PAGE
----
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Year 6 leavers – Covid-safe transition activities and ideas

It’s been a chaotic year but Year 6 children still deserve the best ending to their primary school journey that we can give them, says Sophie Bartlett...

  • Year 6 leavers – Covid-safe transition activities and ideas

At the end of March 2020 I gathered my Y6 pupils together in the hall (those remaining, anyway, after numbers began to dwindle with various self-isolations) for a chat.

I promised I wouldn’t let any child leave school without the goodbye they deserved, albeit inwardly telling myself I would see them again in a few weeks anyway. Oh, how little did I know!

Weeks turned into months and before I knew it, I was sending out virtual ‘silly SATs’ papers and organising for the local secondary’s head of Y7 to visit our Y6s in a socially distanced meeting on our field. A year on, we may be in a similar position but this time we’re wiser and more prepared.

Here are some ways to make the last months of Y6 special for your class, despite the circumstances.

Year 6 transition idea – Silly SATs

There are many reasons to be glad SATs are cancelled this year. However, SATs week is often seen as a sort of ‘rite of passage’ for many Y6 children.

Some schools may want to continue to use this as an assessment point, although I’d personally wait until later in the year to coincide with the assessment timings of the rest of the school and allow for full curriculum coverage (rather than having to cram it all in before May – who’s missed that?!).

There are ways to still make what would have been SATs week an event in the Y6 calendar, depending on your context, of course.

If conducted sensibly, it could be a good experience for kids to sit tests in exam conditions – after all, there is something about this practice that seems to make Y6 children feel more mature than the rest of the school.

Alternatively, you could mark the actual week itself with ‘silly SATs’: quizzes and questions based on other aspects of the curriculum that the children might prefer to the real thing!

Leavers assembly – put on a show

A Y6 production might not be as untenable as it was last year, even if your disco-themed musical production complete with a show-stopping leavers song finale has to take place on the school field.

This obviously depends on your bubble sizes, but as a small school, we are lucky enough to be able to go ahead.

Our plan is to practise our play both outdoors and in the hall (you can almost count on it raining on our chosen performance dates), with the hope that parents and guardians will be seated in households in a socially distanced manner on the playground.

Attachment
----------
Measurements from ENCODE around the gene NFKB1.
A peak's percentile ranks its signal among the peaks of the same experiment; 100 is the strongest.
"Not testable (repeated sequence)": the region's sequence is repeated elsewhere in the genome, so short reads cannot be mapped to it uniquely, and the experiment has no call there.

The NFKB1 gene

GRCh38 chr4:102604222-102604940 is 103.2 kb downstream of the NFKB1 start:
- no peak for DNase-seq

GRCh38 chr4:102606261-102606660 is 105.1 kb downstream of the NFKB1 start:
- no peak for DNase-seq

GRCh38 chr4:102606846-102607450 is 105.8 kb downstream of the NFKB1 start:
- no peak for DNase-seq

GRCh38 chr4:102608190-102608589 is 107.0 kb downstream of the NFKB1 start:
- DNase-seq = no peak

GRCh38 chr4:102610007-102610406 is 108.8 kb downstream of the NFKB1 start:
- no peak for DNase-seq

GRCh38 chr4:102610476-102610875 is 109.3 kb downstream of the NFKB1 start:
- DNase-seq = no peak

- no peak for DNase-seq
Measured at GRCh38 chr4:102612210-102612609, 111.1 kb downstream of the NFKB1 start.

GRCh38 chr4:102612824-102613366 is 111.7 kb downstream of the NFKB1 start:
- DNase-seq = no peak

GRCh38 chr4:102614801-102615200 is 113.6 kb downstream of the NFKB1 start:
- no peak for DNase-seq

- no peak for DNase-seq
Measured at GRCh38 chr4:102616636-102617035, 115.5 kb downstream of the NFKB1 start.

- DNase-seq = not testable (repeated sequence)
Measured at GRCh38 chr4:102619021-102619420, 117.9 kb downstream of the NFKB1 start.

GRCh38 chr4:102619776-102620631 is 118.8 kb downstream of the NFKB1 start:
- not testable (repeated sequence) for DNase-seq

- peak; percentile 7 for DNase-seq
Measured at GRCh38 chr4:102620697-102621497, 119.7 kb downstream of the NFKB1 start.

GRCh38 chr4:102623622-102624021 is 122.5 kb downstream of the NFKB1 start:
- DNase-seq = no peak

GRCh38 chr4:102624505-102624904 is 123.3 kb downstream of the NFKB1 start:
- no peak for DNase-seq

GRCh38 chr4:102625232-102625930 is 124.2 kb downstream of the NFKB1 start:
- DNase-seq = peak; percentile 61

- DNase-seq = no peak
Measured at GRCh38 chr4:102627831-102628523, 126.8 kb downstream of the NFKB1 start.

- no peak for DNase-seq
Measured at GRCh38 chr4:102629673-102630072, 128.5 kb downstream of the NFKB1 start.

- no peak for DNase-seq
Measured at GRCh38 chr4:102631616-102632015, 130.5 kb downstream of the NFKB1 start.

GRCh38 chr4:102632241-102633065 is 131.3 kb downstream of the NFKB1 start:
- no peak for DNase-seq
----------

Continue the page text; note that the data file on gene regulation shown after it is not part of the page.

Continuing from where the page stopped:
We’re planning to put in extra dates so that everyone will have a chance to attend – now let’s just hope that the technology holds up outside the school building…

New school – connect with secondaries

With primary schools sending their children to a variety of secondary schools, and with secondaries accepting children from a wide range of primaries, the risk of mixing bubbles during transition days is high. Virtual visits can only achieve so much.

However, luckily one of our local secondaries is aware that more is needed. Each department has set an ‘assignment’ for Y6 children to complete across the summer term.

These are entirely optional, but it gives pupils a chance to create a connection with their secondary school and experience what content they may be covering when they reach Y7.

Arguably the main differences from Y6 to Y7 are the regular changes in teachers and classrooms. Depending on your school environment, this is something you could give the children an experience of before they leave.

Teacher Emily Weston – experienced in all things transition – recommends trialling a ‘secondary week’.

This involves different members of staff teaching a subject of their choice; even better if this involves classroom changes too.

Replace residentials

I know of schools with residentials booked since last year who are holding out hope they can still go ahead – fingers crossed! For the rest of us, it’s still possible to create an exciting and bonding experience that lots of fun for the children in a different way.

Try an ‘experience week’ with different trips, visitors or events and a passport for the children to stamp each day. It won’t replace a trip away, but will still create something unique for Y6 to mark the end of an era for them and their friends.


There are many ways you can still make the end of Y6 special for this cohort – and make it special we must. These kids have missed out on half a year of school and deserve the best ending to their primary school journey that we can give them.


Sophie Bartlett is a Y5/6 teacher in an English primary school. Follow her on Twitter at @_missiebee. Visit her website at missiebee1.wordpress.com.

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